Ice crystals in the soil, silver maple flowers

Temperatures have dropped over the past week. Silver maples in our neighborhood are flowering, crabapple buds are swelling, but the woodland wildflowers appear to be no further along now than they were last weekend. This morning at about 7:00 (or 6:00 if you prefer; we’ve just turned over to daylight savings time, and at least for today a person ought to be able to be able to choose his or her time if there aren’t church or work schedules to worry about), the red-bellied woodpeckers were drumming and chickadees were singing to one another. Riding over to Maple Grove Forest Preserve, I saw a cooper’s hawk moving around the yards on Gilbert Street, being harassed by a small group of little birds I couldn’t see well, but who seemed not to have gotten enough of a group together to cause the hawk any trouble.

The walking trails at Maple Grove Forest Preserve were frozen. The soil pushed up along the edges of the mountain-bike tracks barely gave underfoot. A little snow persists on the north sides of some of the larger trees. Across the upper surface of a fallen, denuded tree trunk, the damp footprints of a raccoon had frozen to a clear, thin glaze, capturing, I presume, a relatively short period last night when there was water enough to wet the feet and leave such lovely footprints, but cold arrived soon enough to freeze the track in place. I expect it will melt away by lunchtime. Leaves were frosted to their margins, crunchy underfoot. Off-trail, the upper layer of soil wherever it was loose enough had been churned up by ice crystals forming from the rain falling then freezing over the past few weeks. The crystals were a quarter to a half-inch long, heaving clods of soil up in little spires reminiscent of the sandstone formations at les Orgues d’Ille-sur-Têt near the east end of the Pyrenees or southern Utah’s Canyonlands. I confess I’d never seen them closely. The crystals melted slowly in hand, perfectly clear near the top and middle, swimming with soil particles near the base. How odd to have become familiar with these rock formations in the arid southwest and southern France before I knew the ice crystals in my own neighborhood.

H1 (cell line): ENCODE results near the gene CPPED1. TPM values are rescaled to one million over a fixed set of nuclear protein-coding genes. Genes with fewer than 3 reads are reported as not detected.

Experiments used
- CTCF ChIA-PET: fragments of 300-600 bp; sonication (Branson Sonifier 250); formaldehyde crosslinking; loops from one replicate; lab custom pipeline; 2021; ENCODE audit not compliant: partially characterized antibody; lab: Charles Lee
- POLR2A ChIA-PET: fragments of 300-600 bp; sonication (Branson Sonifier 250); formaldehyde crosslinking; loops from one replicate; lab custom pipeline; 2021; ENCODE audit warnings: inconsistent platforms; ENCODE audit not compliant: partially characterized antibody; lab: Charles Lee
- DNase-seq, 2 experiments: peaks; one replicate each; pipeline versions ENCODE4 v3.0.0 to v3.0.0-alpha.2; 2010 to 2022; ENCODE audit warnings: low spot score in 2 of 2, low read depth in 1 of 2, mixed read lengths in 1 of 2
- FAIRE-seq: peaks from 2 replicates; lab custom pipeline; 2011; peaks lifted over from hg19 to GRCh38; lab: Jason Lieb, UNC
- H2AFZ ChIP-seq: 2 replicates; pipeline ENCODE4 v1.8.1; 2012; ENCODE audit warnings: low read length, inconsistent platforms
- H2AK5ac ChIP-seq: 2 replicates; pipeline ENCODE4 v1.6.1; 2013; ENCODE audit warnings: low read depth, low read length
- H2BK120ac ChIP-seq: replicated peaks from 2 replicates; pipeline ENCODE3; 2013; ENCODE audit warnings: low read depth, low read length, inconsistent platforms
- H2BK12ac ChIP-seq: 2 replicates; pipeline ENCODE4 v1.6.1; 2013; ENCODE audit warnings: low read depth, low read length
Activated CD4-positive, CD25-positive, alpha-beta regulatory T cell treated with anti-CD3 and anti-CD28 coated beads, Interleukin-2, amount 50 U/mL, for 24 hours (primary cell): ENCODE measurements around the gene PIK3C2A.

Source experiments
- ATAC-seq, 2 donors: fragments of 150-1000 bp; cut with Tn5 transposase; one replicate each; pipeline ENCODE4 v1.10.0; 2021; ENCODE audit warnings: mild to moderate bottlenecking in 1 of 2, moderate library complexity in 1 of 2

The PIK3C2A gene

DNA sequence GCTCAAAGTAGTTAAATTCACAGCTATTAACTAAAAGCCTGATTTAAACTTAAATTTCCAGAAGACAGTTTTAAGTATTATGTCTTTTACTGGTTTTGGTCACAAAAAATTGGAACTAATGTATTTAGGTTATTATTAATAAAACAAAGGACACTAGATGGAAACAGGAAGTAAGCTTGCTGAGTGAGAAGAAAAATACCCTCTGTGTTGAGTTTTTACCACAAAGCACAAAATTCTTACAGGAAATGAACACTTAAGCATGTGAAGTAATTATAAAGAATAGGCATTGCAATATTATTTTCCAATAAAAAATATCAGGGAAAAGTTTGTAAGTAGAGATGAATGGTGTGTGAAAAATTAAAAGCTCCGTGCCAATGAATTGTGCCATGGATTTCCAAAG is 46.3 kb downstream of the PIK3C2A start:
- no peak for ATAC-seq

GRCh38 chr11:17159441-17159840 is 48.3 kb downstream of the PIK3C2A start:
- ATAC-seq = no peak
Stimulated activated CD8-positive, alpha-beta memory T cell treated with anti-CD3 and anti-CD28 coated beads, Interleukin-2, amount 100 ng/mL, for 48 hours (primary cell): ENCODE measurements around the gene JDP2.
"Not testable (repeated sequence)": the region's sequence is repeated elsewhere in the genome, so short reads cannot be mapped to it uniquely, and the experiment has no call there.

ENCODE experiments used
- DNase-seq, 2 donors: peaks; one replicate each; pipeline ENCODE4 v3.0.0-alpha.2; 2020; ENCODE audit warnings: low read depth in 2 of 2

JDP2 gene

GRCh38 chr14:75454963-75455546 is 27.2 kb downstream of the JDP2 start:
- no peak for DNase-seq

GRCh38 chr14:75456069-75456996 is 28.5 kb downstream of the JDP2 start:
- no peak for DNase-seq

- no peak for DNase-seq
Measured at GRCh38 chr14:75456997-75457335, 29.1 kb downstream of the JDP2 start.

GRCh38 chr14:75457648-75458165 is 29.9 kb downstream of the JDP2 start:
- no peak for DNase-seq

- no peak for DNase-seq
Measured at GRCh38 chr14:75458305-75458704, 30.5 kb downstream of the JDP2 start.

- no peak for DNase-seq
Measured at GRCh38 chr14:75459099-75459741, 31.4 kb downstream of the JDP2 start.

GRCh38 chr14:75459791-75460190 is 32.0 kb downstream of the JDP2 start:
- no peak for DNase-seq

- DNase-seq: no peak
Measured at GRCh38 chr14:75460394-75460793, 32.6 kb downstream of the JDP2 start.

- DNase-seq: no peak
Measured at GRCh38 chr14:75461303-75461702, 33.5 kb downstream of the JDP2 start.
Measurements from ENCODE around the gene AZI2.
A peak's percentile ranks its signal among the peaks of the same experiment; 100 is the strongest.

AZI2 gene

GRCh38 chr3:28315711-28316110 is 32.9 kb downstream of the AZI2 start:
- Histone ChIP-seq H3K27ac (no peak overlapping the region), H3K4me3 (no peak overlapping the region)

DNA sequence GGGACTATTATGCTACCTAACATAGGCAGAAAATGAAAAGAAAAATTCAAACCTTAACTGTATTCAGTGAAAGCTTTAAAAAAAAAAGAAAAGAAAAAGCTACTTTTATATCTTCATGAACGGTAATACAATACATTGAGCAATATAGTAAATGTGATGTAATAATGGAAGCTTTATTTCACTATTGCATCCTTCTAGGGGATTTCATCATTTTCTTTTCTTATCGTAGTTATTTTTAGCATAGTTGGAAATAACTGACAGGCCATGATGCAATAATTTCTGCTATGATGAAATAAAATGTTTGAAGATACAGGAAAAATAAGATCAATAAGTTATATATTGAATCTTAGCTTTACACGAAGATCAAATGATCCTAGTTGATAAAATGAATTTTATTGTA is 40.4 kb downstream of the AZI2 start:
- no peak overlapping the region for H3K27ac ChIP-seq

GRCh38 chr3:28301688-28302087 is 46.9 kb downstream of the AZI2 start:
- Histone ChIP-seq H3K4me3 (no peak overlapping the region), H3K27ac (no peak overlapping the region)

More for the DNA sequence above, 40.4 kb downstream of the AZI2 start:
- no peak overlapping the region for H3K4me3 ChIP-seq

But many plants that have emerged are protected by the things that have frozen over the top of them. I ran my fingertips across the top of a ragged crust of soil that had washed downhill, accumulating in a thin loose layer before freezing. It crushed under hand, and I found that the frozen soil was loose and could be swept aside like crumbs off a countertop. Beneath, the soil was flat and moist, with sparse seedlings no more than a 1/4″ in height, their cotyledons smaller than grains of rice. Further uphill, I pulled aside the leaves nestled amongst the roots on the southern side of a medium-sized sugar maple. There some herb that I surely know well as an adult was squeezing out infinitesimal leaves, deeply divided things that I wouldn’t be surprised to see grow into Actaea: could those leaves already be emerging? It seems too early. This plant has flattened, whitish shoots right now that are dart-shaped at the tips, nude except for the tiny green plume at the tip. I’ll keep an eye open for it this spring.

One thing I found today unrelated to the freeze left me with a question I’ll jot down here so I don’t forget it. Near the entrance to the woods, there was a circle of what I took to be sugar maple saplings, perhaps 100 of them forming a patch about 12′ in diameter. I assumed they were all from one batch of maple seeds that had simply done well. Counting growth intervals, they all appeared to be 4 years old, all were about knee-high, and about half of them had been damaged by deer browse. But looking down to the base of one of them to make sure I was catching each year of new growth, I realized these were coming up from rhizomes. I don’t believe maples do this, but this was not a dogwood, nor a viburnum, nor a honeysuckle… no shrub genus I could think of. So what are they? This will bug me. Something to figure out on a later walk, reminding me of what John Burroughs told me last week: “the walk to take to-day is the walk you took yesterday.”

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